The role and compensation of a sports agent is often misunderstood by the public. A sports agent’s job is to market the athlete or the products associated with that athlete to promote the athletes career. The agent works to negotiate contracts that are in the best interest of the athlete. What we don’t see is the incredible amount of personal sacrifice it takes to acquire and manage each client.
A sports agent is available 24/7/365 for his clients. Hundreds of phone calls with players, their families, physicians, and sponsors. Countless meetings with team owners, managers, and coaches. NFL sports agents in particular spend an enormous amount of time negotiating contracts, including player injury provisions and public relations presence. Networking is a huge part of a sports agent’s daily life – it never stops.
And it’s not all about schmoozing the client. An agent must possess extraordinary communication and negotiation skills as well as the energy to work long hours at the bargaining table. A sports agent must keep abreast of sports trends.
People often question the obscene amount of money that sports agents command but it’s no different than any other workers union. An agent takes care of a player so they’re not taken advantage of. An agent educates and sometimes that involves telling a client what they need to hear verses what they want to hear. An agent works practically around the clock to get the best possible deal for his client.
Agents give their lives to keep clients informed and prepared. Often, the agent’s family suffers from the simple fact that they’re rarely at home or are constantly interrupted due to client conversations and demands.
William Johnson of Pro Start Sports International informed me that his entire family sacrifices for his career as a sports agent. As a family who’s been involved with pro sports for many years, they understand what it takes to be successful in this field and that integrity tops the list. William considers his clients as extended family members and is often on the phone in the wee hours of the night, discussing playing time during games, team dynamics and other player concerns. William stated that he makes a strong, proactive attempt at keeping a healthy family/work balance.
Many people get the idea, especially from movies like Jerry Maguire, that sports agents are slimy, used car salesmen types who lurk in the shadows, waiting for an unsuspecting, gullible athlete to sign on the dotted line. They do exist but the signposts are large and bold for the most part. The ‘Bob Sugars’ talk of short-term, ‘let’s get you signed and I’ll make you a star’ rhetoric. There’s no mention of long-term plans and post-football life. They are ego-driven and are often in the news. Unscrupulous agents can ruin an athlete’s career before it even starts.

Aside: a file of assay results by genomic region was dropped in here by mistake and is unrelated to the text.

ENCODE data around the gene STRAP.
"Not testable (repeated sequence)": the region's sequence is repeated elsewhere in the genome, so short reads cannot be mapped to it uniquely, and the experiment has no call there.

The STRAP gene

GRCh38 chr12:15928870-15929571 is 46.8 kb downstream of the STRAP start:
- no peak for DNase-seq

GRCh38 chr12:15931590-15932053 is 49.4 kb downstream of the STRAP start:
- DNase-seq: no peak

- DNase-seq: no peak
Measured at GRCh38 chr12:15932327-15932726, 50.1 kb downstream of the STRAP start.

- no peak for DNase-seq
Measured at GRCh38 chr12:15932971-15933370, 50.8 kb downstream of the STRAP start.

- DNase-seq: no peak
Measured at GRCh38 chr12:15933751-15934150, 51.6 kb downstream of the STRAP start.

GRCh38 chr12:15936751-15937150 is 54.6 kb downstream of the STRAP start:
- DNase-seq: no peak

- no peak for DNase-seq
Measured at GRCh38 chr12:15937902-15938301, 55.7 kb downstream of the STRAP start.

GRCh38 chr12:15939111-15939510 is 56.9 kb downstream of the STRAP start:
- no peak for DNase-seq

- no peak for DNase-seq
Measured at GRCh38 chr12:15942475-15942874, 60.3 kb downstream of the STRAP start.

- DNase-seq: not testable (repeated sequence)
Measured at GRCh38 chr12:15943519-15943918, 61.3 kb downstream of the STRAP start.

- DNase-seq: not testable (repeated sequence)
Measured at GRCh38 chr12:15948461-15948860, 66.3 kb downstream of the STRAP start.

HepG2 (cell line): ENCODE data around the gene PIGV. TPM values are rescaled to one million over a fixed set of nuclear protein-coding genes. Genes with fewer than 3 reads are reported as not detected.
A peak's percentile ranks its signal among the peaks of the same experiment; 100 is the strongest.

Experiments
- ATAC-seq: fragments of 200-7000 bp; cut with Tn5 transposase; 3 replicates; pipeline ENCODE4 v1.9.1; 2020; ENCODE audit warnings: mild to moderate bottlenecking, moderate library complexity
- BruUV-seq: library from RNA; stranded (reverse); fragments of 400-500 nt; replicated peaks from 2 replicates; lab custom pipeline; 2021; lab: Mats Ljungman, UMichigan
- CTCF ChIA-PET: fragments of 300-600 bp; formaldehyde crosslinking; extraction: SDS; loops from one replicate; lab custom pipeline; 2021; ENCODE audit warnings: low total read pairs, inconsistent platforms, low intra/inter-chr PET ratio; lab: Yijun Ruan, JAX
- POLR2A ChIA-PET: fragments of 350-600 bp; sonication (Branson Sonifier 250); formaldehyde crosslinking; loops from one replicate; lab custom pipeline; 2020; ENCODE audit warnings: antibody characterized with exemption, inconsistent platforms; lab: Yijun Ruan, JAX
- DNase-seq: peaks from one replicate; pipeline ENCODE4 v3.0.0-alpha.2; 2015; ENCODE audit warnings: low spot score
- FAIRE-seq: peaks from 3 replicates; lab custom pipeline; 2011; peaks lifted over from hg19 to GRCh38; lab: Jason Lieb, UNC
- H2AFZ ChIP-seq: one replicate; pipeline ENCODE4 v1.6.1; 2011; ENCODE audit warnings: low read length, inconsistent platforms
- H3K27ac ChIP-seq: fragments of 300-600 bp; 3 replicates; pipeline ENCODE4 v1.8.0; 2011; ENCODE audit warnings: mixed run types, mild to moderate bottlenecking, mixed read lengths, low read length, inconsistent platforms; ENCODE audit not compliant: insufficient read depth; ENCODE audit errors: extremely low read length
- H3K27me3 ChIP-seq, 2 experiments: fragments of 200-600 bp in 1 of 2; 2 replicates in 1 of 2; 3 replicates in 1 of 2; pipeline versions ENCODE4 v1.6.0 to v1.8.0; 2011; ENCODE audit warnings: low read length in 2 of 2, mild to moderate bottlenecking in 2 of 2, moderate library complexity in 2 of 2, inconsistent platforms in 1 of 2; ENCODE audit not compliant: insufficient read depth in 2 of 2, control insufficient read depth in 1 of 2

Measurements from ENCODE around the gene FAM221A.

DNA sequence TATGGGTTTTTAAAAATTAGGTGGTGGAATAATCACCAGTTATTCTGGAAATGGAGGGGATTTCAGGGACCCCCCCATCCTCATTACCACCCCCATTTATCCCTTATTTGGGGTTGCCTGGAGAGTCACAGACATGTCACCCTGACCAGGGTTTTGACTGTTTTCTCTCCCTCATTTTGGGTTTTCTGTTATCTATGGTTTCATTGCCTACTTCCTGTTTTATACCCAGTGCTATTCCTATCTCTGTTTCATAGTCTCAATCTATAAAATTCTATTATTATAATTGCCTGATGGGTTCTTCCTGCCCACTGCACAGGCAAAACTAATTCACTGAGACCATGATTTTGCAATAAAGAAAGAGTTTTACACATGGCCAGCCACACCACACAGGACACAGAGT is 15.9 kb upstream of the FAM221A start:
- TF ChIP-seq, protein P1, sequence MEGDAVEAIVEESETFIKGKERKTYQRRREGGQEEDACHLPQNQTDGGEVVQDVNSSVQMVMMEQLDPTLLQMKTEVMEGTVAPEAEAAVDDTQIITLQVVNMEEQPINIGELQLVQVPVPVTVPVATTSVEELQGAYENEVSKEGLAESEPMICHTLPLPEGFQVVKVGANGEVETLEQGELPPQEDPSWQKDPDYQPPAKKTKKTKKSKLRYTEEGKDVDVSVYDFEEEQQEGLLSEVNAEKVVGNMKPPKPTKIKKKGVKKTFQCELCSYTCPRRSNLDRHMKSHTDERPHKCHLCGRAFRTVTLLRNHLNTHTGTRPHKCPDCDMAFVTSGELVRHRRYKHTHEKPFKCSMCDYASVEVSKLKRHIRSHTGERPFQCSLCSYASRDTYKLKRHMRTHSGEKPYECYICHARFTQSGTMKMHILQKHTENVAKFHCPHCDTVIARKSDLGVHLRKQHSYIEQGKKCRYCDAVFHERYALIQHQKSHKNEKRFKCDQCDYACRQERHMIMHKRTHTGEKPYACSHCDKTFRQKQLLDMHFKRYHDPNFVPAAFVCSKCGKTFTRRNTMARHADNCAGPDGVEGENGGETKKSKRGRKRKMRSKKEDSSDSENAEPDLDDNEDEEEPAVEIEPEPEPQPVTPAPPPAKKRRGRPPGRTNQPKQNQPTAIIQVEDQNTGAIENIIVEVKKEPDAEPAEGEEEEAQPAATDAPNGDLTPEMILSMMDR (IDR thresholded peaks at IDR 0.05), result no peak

This causes people to believe they are the ‘norm’ in the sports agent world but it’s not so.
All pro football sports agents have to be certified by the NFL Players Association. Teams that deal with agents who are not certified are subject to fines.
I recently caught up with Jack Bechta. He’s a seasoned and well-respected sports agent, representing 15 active NFL clients, some of which are the highest paid in the league. I asked Jack what first motivated him to become a sports agent. “I wanted to stay close to football and use my skill set acquired from my business background to help young athletes achieve their goals and dreams, and make sure they’re never taken advantage of.”
Both Jack and William stressed the main objective of a sports agent is to protect a player from negative outside forces, empower them to make good, informed decisions, and encourage them to surround themselves with high quality professionals. Each weighed in on some important tips that young athletes should look for when searching for an agent:
- Jack – the agent should have the big picture in mind and be able to guide the player in a long-term plan as well as an exit plan.
- William – integrity is an essential ingredient in a good sports agent. Make sure they’re certified; don’t be afraid to ask for credentials.
- Jack – the nuts and bolts beyond the sport should be in the agent’s conversation: insurance, life skills, pr, and preparing for the future.
- William – ask how many active clients the agent has and how they are working for their clients. Call current and former clients. Research your agent.
A sports agent’s ultimate dream is to have clients who value and appreciate him for what he brings to the table. He desires an athlete who thinks in the future, not just in the present. He craves the excitement of pursuing athletes loaded with potential. He thrives on athletes who are willing to listen and learn how to develop their potential on and off the field. That’s a sports agent’s job.
About Michelle Hill
Michelle Hill, the Strong Copy Quarterback for Winning Proof, is a sports and fitness copywriter. My mission is to help pro athletes, coaches, and sports agents increase their success score in their entrepreneurial endeavors with my writing expertise and creative turn of mind.I write website content, client letters, media pitch letters, sponsorship proposals, and brochures for sports-related companies. www.winningproof.com